I want to throw up. I want to toss myself into the toxic waters of the Seine or walk into a big black endless hole or just simply throw up. I've been given the sand swallowing promotion of Chef de Partie.
Under normal circumstances this would be very exciting. If I was back in the U.S. I would be shaking up champagne bottles. But here, in Paris, where students start careers in cooking at the age of fourteen and pass their entire lives in clastrophobic kitchens, this is like being handed ten sacks of flour and ordered to run a marathon without having trained properly.
For my age it is a good title. I am old enough to take the responsibility. I know how to run a team and work with people. I'm fun (occasionally). I have creative ideas. And I have trained and proven my love of hard work and French cuisine. But lets face it, my French is remedial. I have problems understanding rapid fire orders in French and I haven't done my time, so to speak, as many of these derserving French cooks have. Ah well, leave it to the crazy American to stir up the pot.
When I found out my new position today, I could only reply: êtes-vous sûr ? (Are you sure?) I was cautioned that it would be a lot of responsibility, and indeed it will be.
In America we toss around the word 'chef' like a used towel, but in France the word strictly translates as 'boss'. To be a Chef de Partie is to be the boss of a part. In essence this postition will make me responsible for one station in the kitchen. And it is still miles in distance and training from sous chef or executive chef. So don't think I'm walking around with a swollen head or anything because I'm not. I'm scared.
You know how sometimes you think you really want something and then all of a sudden you get it and you just want to run away? Well, that's me right now.
Basically this title will mean that if anything goes wrong (as it surely will during my tenure) then I will be the one to catch hell. Not the commis, not the stagiers, not the apprentis – me. It also goes without saying that my role will be to insure all food is accounted for, properly prepared, beautifully plated, and expertly cleaned up at the end of each service twice a day at my station.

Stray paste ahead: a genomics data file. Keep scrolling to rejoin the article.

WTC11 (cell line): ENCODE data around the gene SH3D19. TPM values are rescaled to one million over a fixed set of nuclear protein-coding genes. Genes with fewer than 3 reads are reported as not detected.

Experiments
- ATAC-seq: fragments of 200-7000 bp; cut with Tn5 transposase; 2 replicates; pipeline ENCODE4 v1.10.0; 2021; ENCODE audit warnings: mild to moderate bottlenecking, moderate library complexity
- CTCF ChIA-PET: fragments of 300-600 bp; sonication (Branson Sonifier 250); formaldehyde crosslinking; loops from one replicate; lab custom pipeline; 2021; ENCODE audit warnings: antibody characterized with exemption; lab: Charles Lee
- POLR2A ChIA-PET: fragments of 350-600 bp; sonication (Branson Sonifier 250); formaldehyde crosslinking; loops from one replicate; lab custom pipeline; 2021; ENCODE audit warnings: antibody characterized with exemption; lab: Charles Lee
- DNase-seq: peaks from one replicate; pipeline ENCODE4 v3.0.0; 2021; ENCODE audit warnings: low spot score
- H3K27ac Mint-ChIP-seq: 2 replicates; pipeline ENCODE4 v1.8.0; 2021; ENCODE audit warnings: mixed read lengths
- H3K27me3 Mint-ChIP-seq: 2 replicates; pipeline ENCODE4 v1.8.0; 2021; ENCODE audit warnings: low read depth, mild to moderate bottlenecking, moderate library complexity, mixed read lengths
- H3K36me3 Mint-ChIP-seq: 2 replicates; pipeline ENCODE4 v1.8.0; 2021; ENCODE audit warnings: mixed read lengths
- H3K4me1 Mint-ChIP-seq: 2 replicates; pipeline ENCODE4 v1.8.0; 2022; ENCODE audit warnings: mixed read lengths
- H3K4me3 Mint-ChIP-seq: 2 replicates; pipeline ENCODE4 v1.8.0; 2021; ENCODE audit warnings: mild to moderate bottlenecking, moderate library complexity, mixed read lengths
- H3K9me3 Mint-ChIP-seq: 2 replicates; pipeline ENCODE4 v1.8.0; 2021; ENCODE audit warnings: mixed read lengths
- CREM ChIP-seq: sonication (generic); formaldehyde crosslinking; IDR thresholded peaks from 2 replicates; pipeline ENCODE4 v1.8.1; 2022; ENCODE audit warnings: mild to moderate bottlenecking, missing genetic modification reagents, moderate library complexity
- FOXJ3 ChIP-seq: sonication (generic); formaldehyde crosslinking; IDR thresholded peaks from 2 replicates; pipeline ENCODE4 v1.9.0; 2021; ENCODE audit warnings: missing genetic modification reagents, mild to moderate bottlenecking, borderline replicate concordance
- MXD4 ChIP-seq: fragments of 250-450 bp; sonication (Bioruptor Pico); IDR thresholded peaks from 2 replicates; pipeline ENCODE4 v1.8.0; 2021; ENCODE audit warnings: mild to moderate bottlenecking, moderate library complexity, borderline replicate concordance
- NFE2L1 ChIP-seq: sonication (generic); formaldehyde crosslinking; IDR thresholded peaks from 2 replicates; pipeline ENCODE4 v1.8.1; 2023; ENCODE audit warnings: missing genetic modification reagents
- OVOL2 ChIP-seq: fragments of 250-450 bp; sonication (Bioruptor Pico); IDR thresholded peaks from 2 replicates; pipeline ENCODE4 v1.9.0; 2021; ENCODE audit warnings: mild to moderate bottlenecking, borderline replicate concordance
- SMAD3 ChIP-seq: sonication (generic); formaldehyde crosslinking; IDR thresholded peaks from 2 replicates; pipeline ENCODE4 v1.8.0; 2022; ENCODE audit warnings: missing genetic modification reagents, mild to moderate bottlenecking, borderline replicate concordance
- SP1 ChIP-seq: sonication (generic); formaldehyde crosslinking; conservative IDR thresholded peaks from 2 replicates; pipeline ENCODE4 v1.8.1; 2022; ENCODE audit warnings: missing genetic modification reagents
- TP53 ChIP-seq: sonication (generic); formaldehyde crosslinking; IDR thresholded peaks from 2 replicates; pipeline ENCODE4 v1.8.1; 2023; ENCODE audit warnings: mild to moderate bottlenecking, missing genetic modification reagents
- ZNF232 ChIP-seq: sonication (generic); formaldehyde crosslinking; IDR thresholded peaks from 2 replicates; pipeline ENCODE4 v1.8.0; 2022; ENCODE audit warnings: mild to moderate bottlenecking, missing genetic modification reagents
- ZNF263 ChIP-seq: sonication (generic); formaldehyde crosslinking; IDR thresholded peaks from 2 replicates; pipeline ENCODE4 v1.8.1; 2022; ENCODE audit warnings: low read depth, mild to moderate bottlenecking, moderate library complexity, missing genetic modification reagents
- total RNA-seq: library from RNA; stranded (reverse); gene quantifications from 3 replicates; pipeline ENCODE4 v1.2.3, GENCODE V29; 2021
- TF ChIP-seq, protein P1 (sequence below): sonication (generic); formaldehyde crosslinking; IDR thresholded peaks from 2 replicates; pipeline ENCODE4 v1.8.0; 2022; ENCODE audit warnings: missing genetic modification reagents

I've heard new cooks in America call themselves "chef" just after graduating from cooking school, and at one point I wrote "American Chef" under my self-description on this blog. I considered myself one because I had worked in restaurants, taught high school cooking classes, and attended cooking school (in that order strangely enough).
Oh, I was so wrong. In the French world of cuisine 'chef' is given with humbling respect. When I call my boss 'chef' in the kitchen, it's because he's cooked over thirty-two years and demanded perfection each day of his career. It denotes more than some one who can carry around a satchel of knives or pay for a fancy cooking school education. It means you understand food and the business of food with every muscle of your body.
That is why the grand chefs of France are so highly regarded. Because everybody in the business knows how long and hard they have worked to achieve success. The road to French chefdom is not paved with glitz and glamour but with fourteen hour work days two shifts a day, little pay, and ruthless critics tearing you down or catapulting you forward.
And I'm worried about being a measly Chef de Partie! I can't imagine how it must feel to run a whole kitchen, feed over 150 clients a day, retain three Michelin stars, and open restaurants all over the world, simultaneously. Mon Dieu, the responsibility!!!
For now, I'm only a cook. And being a Chef de Partie is thankfully just that: a cook with a ton of responsibilty. But, I can finally say – jokingly at least – that I am a tiny chef in France.
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